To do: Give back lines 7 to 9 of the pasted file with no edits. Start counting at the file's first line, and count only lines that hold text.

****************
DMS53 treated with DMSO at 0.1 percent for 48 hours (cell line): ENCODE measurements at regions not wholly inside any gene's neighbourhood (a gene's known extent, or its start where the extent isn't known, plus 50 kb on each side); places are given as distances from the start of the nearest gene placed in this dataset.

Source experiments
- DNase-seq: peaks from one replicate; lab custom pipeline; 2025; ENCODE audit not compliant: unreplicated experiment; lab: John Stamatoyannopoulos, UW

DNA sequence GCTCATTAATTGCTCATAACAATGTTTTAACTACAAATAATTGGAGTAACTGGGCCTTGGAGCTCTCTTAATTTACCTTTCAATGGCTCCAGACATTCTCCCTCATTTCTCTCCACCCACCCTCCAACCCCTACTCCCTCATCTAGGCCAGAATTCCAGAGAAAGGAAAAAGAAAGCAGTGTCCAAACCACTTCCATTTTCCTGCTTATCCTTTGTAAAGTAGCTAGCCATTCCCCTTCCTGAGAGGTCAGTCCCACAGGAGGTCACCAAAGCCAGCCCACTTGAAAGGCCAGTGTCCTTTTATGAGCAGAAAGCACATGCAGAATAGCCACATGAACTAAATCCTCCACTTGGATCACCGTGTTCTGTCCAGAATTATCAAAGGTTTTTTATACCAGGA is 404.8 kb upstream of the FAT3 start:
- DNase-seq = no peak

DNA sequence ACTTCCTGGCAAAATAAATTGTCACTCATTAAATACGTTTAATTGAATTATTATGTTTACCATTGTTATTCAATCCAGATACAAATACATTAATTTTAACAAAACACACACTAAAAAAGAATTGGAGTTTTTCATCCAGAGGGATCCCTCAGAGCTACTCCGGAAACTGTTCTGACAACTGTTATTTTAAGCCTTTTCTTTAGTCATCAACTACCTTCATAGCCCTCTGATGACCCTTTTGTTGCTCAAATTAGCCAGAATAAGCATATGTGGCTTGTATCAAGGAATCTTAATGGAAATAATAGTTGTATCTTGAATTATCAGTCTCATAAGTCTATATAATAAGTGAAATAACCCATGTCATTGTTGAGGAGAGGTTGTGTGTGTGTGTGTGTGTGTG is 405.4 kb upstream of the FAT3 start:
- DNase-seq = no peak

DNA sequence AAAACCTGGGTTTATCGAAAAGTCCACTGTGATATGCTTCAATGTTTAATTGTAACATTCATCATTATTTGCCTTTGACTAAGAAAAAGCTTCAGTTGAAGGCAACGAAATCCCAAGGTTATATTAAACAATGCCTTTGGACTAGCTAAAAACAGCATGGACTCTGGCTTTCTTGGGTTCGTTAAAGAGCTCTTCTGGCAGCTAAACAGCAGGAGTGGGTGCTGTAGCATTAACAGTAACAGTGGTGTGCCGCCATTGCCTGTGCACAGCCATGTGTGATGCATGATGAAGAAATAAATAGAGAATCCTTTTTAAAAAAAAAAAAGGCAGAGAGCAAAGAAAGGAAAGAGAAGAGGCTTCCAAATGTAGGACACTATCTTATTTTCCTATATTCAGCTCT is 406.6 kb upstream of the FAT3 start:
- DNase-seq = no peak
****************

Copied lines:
- DNase-seq = no peak

DNA sequence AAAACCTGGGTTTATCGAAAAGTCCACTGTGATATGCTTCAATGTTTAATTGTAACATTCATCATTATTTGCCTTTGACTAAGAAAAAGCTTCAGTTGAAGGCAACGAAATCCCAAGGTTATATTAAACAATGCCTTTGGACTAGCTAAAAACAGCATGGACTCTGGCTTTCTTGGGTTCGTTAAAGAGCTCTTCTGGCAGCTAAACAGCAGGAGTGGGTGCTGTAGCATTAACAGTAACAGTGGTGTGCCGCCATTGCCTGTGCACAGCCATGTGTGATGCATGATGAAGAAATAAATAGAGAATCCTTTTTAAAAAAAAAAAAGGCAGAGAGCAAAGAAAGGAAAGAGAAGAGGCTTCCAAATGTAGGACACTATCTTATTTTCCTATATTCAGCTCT is 406.6 kb upstream of the FAT3 start:
- DNase-seq = no peak